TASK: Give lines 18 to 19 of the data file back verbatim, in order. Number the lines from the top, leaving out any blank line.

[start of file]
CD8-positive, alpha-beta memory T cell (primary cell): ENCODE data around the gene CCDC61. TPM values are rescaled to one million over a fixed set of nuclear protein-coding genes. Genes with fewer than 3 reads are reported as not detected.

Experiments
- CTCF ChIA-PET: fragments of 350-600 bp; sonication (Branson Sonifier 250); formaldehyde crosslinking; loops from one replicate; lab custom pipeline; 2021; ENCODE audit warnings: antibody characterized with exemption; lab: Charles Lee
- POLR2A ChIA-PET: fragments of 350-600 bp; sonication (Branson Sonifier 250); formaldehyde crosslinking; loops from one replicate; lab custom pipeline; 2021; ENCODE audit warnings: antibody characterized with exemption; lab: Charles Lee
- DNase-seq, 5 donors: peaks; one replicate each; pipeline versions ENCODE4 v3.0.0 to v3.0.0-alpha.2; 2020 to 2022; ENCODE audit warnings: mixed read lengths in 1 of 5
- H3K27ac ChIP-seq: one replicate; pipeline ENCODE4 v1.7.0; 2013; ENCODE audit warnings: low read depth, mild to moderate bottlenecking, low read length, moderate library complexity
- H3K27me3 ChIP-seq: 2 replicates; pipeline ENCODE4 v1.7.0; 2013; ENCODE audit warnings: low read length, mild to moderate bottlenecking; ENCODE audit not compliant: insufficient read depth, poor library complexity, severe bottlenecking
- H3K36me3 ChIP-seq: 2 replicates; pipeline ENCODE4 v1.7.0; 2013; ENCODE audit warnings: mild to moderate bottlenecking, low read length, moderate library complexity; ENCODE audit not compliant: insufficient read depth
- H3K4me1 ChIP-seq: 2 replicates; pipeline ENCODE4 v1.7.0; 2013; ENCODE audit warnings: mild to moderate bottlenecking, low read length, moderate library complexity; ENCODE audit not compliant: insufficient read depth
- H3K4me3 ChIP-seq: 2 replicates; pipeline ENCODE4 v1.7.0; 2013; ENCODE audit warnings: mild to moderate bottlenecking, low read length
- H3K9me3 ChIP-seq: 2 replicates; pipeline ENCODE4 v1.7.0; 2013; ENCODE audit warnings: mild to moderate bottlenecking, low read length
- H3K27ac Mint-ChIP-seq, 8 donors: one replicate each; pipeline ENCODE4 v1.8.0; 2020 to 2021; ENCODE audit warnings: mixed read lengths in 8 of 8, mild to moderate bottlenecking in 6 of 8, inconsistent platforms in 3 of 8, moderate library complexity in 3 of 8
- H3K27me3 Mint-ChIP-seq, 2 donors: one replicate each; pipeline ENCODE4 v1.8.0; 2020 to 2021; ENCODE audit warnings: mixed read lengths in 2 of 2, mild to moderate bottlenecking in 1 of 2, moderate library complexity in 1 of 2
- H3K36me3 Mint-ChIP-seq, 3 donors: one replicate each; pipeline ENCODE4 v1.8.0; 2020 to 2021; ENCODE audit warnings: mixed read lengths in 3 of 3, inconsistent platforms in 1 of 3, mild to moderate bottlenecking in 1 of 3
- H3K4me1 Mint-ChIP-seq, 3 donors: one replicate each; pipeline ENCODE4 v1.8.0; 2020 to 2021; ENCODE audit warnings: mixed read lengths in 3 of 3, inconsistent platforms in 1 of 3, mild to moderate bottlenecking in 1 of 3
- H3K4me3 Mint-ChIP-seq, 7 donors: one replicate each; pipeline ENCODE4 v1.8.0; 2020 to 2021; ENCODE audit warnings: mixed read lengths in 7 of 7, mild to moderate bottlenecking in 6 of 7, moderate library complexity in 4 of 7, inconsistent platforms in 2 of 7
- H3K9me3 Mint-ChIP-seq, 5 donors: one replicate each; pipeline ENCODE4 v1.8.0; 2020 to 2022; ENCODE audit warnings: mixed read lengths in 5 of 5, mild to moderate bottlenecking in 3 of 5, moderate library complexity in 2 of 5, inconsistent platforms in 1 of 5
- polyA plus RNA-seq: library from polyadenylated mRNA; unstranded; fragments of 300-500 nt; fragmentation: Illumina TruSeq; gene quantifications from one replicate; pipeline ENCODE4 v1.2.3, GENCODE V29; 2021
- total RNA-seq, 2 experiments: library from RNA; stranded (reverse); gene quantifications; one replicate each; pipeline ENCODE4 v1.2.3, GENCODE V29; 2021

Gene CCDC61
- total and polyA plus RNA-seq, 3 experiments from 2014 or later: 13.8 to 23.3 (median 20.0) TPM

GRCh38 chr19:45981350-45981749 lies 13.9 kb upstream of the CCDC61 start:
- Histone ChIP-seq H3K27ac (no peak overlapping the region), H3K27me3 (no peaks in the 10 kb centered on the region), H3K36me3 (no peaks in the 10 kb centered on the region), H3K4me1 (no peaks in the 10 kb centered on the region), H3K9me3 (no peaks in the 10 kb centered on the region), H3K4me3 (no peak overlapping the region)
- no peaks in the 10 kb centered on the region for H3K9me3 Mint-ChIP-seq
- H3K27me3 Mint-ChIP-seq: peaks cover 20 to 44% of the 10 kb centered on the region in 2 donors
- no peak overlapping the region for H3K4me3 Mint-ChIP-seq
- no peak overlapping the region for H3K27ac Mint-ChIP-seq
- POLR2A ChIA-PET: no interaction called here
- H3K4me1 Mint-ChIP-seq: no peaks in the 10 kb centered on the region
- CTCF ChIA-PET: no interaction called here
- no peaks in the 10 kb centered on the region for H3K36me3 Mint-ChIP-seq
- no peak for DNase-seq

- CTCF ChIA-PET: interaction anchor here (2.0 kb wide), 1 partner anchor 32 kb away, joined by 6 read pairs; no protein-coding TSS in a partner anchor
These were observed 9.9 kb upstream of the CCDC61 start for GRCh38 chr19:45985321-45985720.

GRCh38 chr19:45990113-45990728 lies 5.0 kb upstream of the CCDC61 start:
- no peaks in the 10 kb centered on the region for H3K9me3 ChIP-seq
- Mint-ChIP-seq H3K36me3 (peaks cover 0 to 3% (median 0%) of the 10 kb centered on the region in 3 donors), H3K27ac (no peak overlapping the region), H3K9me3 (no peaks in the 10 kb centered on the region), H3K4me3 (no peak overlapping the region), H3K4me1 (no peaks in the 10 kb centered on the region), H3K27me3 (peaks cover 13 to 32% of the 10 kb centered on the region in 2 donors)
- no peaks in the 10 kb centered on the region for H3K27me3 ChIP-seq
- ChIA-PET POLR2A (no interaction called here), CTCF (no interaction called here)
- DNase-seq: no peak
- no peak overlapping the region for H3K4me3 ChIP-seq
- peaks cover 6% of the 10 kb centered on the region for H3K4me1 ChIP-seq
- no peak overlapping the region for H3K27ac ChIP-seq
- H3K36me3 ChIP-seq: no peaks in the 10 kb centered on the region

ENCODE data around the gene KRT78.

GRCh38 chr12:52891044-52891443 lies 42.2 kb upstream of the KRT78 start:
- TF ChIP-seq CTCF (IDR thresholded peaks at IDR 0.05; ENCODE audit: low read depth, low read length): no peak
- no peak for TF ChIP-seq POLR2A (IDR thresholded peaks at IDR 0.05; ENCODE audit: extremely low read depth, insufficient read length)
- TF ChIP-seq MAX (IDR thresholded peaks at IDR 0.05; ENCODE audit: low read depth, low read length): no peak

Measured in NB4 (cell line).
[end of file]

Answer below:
- polyA plus RNA-seq: library from polyadenylated mRNA; unstranded; fragments of 300-500 nt; fragmentation: Illumina TruSeq; gene quantifications from one replicate; pipeline ENCODE4 v1.2.3, GENCODE V29; 2021
- total RNA-seq, 2 experiments: library from RNA; stranded (reverse); gene quantifications; one replicate each; pipeline ENCODE4 v1.2.3, GENCODE V29; 2021